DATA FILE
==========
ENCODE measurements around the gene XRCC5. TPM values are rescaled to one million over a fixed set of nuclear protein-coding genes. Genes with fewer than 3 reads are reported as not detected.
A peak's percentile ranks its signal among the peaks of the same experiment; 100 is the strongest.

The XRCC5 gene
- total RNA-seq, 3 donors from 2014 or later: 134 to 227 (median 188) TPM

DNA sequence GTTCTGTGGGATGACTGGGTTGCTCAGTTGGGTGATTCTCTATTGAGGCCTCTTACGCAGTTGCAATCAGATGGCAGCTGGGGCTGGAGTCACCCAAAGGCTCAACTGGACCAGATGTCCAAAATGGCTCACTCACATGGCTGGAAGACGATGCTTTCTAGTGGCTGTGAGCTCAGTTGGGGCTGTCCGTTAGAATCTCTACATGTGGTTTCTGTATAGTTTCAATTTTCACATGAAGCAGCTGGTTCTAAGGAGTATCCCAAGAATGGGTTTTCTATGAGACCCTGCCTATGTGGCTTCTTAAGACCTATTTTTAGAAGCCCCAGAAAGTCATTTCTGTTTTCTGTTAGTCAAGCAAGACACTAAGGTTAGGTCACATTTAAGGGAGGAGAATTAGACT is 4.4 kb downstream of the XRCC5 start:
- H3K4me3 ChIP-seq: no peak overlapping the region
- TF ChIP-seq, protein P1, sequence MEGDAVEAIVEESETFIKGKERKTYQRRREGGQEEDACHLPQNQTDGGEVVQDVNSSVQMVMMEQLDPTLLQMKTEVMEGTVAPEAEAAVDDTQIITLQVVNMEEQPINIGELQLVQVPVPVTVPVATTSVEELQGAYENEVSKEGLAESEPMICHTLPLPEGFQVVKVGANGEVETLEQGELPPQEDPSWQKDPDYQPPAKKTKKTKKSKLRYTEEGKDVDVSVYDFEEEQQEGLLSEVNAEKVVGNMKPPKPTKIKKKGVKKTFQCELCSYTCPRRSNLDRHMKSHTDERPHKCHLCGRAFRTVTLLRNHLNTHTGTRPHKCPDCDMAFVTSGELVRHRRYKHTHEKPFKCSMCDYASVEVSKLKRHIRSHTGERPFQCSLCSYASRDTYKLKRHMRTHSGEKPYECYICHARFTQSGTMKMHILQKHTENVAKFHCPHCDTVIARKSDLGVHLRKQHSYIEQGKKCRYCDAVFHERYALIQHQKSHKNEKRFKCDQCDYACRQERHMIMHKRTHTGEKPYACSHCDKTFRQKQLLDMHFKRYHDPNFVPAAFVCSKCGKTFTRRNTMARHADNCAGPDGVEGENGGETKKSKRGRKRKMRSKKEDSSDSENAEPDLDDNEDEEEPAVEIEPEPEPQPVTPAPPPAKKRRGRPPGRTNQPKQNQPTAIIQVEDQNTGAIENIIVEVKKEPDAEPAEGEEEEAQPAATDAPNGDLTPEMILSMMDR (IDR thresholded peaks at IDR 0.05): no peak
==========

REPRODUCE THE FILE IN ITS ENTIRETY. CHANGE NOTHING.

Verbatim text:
ENCODE measurements around the gene XRCC5. TPM values are rescaled to one million over a fixed set of nuclear protein-coding genes. Genes with fewer than 3 reads are reported as not detected.
A peak's percentile ranks its signal among the peaks of the same experiment; 100 is the strongest.

The XRCC5 gene
- total RNA-seq, 3 donors from 2014 or later: 134 to 227 (median 188) TPM

DNA sequence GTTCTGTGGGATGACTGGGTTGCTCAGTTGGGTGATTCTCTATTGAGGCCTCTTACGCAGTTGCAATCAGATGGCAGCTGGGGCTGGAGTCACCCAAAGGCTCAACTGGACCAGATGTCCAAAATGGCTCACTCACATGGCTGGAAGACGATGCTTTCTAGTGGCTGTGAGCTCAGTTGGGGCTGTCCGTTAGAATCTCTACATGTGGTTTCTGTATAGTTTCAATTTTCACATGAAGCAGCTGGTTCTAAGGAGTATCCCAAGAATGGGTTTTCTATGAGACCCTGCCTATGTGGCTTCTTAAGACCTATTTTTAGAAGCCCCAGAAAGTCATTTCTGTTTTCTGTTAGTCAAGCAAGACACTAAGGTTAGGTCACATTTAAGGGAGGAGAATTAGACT is 4.4 kb downstream of the XRCC5 start:
- H3K4me3 ChIP-seq: no peak overlapping the region
- TF ChIP-seq, protein P1, sequence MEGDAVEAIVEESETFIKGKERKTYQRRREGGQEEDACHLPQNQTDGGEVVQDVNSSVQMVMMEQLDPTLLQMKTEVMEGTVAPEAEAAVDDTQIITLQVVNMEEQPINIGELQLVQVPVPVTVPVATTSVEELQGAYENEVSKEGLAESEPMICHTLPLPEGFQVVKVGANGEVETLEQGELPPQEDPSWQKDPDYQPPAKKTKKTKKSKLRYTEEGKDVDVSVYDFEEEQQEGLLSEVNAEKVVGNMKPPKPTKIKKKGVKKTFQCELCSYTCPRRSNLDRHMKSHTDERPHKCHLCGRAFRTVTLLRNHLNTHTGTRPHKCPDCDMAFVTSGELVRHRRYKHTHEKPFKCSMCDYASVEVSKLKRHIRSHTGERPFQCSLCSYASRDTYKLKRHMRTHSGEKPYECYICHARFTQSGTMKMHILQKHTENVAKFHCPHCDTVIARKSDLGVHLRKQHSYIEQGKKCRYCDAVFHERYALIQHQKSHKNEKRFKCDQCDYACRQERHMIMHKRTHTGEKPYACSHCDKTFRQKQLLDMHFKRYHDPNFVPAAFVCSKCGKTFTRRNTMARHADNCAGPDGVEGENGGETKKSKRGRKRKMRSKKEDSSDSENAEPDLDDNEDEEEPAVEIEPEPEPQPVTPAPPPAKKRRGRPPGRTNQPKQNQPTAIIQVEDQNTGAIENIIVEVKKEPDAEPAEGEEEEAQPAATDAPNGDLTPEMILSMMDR (IDR thresholded peaks at IDR 0.05): no peak